So why am I using Desitin if there’s even the slimmest chance it could have ill effects on my dear, darling Gorgonna? Well, that’s a good fucking question. Desitin is to me what Dimmu Borgir is to black metal — it’s the mainstream choice. I can hardly conceive of what other diaper rash creams are available on the market. Like, maybe there’s a Gnaw Their Tongues-equivalent out there, or an orthodox anti-cosmic atmospheric rash cream that would turn ouchie skin from the hue of a boiled lobster to a fuzzy pink peach. Clearly, I’ve got my own research to do, but until then, I’m going to be livin’ for givin’ the Desitin its due because it’s worked for us so far. Ignorant? Lazy? Could be, but I — unlike some ass-backwards individuals out there — can change my ways.


As far as I know, most black metal bands keep corpse paint to their faces; everything else is sealed away behind layers of black leather and silver spikes. Sounds to me like a prime environment for chafing, where a little zinc oxide might be appreciated. Desitin’s ability to soothe rashes of seemingly any potency can’t be discounted when you’ve got incantations to spew and beats to blast, so maybe we’ll start seeing some endorsements soon. At the very least, if black metal bands began hurling tubs of BHA-addled Desitin into audiences instead of pig’s blood, I can’t think of anything more brutal.

Verdict: It is your Desitin-y

Diaper rashes are inevitable and uncomfortable. Have a means to treat them for the sake of your kid, but do decide if Desitin provides the best means to achieve that. Find a solution for diaper rashes that sits right with you and your child.

Sweet Release: Corpus Christii, Havukruunu, Pyramaze,Wolfbrigade (4/23 – 4/29)

A week’s worth of exciting releases — that’s what I’m gonna try to encapsulate with Sweet Release. Although I liked the format of digging into a single upcoming offering, the fact is — THERE’S TOO MUCH COMING OUT. I just can’t highlight all the releases I want to cover, so I’m cramming them all together for one great big excitement dump that I can clear with a single wipe. God, what a gross analogy. Being a dad hasn’t changed my sense of humor one bit.

Corpus Christii – Delusion (4/28/17)

One thing that first attracted me to black metal was its stark alien sound in comparison to other general types of metal — its eerieness punctuated by inhuman screams and cries. But what I’m finding more interesting these days is when the vocals sound distinctly human, but an incredibly impassioned one. And in that respect, Corpus Christii is firing on all cylinders.

“The Curse Within Time” isn’t just tinged with that zeal — it sounds drenched in it. The vocalist sounds like he’s belching fire from a combusting ribcage, snarling his words louder and louder as the flames rise around him. The rest of the music is just as captivating, shifting between a tasteful, head-nodding main riff and full-bore blasting.

Havukruunu – Kelle Surut Soi (4/29/17)

Mature, melodic, and utterly triumphant — that is what “KVainovalkeat” is by Finnish pagan black metal band Havukruunu. The track opens up with a frenzied melody like wind whipping through a ravine, a clarion call that leads to a full-blown avalanche of blast-beat aggression.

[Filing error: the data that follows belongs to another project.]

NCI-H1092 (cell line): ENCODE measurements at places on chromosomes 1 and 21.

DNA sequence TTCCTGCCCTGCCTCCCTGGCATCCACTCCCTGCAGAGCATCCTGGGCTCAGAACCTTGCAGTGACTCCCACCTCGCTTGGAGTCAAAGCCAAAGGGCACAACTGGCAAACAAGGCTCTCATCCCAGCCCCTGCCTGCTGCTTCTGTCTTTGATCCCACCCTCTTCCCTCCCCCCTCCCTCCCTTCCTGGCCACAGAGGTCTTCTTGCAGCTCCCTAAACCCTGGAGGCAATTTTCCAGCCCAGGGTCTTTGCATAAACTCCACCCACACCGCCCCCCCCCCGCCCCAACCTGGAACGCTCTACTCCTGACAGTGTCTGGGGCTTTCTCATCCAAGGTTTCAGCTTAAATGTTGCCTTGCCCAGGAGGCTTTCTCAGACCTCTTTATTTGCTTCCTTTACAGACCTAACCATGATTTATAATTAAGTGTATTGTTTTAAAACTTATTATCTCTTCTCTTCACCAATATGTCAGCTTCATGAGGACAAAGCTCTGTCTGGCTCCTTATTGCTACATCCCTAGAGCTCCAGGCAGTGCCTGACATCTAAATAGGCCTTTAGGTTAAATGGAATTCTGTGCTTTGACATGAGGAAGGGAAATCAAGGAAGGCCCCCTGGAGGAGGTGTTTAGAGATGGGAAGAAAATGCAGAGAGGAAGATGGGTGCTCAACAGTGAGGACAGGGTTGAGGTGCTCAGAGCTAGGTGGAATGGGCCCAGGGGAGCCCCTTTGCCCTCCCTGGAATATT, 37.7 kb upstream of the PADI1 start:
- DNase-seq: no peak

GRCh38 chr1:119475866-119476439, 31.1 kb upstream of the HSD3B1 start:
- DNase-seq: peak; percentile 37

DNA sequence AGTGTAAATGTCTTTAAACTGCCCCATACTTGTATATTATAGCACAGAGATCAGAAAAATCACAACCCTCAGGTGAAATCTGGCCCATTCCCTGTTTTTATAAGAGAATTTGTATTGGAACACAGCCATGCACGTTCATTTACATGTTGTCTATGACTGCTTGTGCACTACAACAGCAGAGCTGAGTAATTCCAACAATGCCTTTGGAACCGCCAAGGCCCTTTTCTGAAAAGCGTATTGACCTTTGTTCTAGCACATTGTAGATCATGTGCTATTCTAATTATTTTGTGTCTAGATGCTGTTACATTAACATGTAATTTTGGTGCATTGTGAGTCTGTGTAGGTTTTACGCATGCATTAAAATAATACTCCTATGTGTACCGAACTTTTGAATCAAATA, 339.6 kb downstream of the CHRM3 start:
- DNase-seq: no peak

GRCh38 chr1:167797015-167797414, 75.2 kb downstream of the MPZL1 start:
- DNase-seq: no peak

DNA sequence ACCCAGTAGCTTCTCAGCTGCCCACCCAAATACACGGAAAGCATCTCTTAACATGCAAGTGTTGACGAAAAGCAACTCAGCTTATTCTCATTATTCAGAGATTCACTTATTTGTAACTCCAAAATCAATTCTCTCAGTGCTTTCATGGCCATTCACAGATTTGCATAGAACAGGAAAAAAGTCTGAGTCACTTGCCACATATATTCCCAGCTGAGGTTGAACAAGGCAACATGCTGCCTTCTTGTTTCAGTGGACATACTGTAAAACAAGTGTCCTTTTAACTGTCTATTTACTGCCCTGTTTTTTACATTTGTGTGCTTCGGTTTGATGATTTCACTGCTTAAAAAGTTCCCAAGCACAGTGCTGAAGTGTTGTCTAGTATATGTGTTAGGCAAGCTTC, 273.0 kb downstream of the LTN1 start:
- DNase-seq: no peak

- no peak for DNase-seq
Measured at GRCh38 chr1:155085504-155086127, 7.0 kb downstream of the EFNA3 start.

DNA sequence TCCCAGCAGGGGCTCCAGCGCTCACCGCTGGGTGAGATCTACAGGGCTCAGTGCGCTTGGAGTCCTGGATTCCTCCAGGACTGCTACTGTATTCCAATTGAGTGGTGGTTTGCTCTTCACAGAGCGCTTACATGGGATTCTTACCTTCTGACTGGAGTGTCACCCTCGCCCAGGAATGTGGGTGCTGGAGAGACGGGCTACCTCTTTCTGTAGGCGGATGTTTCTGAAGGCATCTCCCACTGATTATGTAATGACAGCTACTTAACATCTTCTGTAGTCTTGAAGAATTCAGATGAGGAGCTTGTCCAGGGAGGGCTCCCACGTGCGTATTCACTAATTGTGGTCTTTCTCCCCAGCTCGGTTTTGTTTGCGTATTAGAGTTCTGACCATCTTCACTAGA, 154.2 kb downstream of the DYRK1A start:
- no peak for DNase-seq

Five-and-a-half minutes seems to be on the short side for songs by bands I like these days, but Havukruunu tightly packs a storm into a snowball, an ice-cold projectile that grows and grows over time. By the time I reached the end with a Borknagar-esque bridge, I was already frozen on the spot in awe of what Havukruunu was able to accomplish.

You know the aftermath of the Liu Kang/Sub Zero fight in Mortal Kombat? That’s how I feel after listening to “Vainovalkeat,” and I can only imagine what the rest of Kelle Surut Soi will to do me.

Pyramaze – Contingent (4/28/17)

I feel like Pyramaze is one of the very last power metal bands I can give a complete shit about. And not just because what they’re doing is so vastly different from the tropes of that genre, but also because my history with them is so strong. They are my band. Their major lineup change from 2015’s Disciples of the Sun — one of my AOTYs — put them even further from the traditional power metal path with former-producer-now-guitarist/songwriter Jacob Hanson manning the helm, and Contingent seems to have stayed that particular course.

The few singles I’ve heard sound solid, with more of what I’ve always loved about Jonah Weingarten’s heart-wrenching piano melodies and Morten Gade Sorenson’s bombastic, arresting drumming. Only now those are under the guidance of the new blood, and they couldn’t be moving into smoother waters. Hopefully the album’s name isn’t a Final Fantasy-type thing, and that Contingent isn’t critical to their future success, as I feel the next era in Pyramaze’s career is only just getting going.

Wolfbrigade – Run with the Hunted (4/28/17)

Give me all your metal and punk and no one gets hurt. Hand it all over — no, put Wolfbrigade on top. I haven’t been jamming on “Warsaw Speedwolf” for over a month to have you holding out on me now. That’s it — not nice-and-easy-like, I want it fast and rude. This is crust, not crumpets.

Now that the release of Run with the Hunted, these d-beating Swedes’ 9,000th album (give or take a few thousand), is within my hungering sights, I’m positively ravening for more.